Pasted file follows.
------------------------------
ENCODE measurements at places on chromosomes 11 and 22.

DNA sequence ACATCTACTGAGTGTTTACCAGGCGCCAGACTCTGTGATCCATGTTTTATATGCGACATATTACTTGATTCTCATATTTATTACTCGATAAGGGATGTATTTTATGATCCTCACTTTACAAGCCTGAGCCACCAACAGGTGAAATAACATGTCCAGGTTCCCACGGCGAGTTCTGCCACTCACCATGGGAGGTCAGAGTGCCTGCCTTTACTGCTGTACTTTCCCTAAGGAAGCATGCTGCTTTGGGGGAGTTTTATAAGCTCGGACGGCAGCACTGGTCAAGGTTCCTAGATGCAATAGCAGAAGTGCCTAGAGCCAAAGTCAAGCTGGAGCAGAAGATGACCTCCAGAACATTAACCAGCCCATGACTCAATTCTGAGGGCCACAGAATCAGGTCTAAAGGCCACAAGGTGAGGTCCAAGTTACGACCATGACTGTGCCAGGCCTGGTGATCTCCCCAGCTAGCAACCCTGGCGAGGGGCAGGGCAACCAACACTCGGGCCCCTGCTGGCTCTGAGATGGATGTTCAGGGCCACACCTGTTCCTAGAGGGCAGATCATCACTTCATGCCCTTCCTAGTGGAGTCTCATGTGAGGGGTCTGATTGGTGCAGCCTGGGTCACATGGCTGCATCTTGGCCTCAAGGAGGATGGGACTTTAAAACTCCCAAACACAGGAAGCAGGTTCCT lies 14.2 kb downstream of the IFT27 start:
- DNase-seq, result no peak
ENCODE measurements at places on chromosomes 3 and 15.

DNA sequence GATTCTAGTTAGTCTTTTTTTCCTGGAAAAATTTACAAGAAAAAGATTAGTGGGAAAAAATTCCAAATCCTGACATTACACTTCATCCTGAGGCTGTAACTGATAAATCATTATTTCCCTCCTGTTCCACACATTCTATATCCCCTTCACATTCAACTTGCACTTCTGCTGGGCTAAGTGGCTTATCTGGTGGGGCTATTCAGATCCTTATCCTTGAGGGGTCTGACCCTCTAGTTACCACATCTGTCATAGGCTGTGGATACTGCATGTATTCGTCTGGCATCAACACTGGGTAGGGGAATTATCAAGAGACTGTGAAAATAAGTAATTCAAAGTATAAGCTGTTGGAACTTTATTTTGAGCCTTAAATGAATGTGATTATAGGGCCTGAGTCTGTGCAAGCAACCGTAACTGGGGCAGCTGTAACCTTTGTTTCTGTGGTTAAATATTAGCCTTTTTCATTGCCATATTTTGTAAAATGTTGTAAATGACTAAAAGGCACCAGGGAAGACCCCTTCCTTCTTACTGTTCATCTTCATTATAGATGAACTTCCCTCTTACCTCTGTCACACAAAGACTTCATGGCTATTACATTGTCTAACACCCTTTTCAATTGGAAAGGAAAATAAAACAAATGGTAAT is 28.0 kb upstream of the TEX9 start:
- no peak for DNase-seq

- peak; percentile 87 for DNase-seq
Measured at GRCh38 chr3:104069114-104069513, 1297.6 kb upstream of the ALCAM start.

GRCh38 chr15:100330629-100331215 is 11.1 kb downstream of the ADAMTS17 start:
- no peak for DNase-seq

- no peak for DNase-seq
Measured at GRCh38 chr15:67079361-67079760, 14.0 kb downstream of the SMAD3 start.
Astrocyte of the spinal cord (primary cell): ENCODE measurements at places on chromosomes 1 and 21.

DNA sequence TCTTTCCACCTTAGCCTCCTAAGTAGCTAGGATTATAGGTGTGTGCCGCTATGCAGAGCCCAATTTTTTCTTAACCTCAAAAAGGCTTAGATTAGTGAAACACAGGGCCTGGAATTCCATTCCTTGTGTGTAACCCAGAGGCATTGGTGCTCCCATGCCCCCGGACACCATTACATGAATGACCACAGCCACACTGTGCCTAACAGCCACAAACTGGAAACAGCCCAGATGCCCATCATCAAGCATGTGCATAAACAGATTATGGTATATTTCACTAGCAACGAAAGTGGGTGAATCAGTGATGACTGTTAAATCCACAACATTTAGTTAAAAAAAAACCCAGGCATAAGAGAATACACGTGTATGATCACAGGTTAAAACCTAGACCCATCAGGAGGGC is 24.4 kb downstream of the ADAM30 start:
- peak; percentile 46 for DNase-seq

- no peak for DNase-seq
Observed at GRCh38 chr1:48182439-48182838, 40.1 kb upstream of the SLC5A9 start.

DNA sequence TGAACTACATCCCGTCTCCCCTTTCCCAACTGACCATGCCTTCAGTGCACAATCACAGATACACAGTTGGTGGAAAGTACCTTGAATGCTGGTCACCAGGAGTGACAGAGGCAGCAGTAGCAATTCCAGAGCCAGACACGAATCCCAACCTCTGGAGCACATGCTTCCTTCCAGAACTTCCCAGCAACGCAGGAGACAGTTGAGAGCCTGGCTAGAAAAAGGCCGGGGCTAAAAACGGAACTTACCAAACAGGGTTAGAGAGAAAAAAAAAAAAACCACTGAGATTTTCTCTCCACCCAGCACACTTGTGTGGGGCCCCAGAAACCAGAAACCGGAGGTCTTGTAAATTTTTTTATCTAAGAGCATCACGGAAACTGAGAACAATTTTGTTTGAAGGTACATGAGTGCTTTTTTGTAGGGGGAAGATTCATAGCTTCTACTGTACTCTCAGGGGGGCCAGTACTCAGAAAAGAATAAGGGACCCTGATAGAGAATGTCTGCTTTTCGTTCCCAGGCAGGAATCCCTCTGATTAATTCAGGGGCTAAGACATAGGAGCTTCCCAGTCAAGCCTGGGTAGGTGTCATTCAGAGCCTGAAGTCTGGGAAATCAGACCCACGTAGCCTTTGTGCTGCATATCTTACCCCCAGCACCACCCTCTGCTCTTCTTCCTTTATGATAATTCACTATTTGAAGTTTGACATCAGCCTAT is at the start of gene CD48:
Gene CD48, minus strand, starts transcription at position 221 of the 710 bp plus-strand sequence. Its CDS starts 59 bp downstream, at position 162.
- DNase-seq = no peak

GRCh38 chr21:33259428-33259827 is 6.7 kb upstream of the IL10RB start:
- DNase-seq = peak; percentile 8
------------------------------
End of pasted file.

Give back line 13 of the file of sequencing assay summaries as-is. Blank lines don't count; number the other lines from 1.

Astrocyte of the spinal cord (primary cell): ENCODE measurements at places on chromosomes 1 and 21.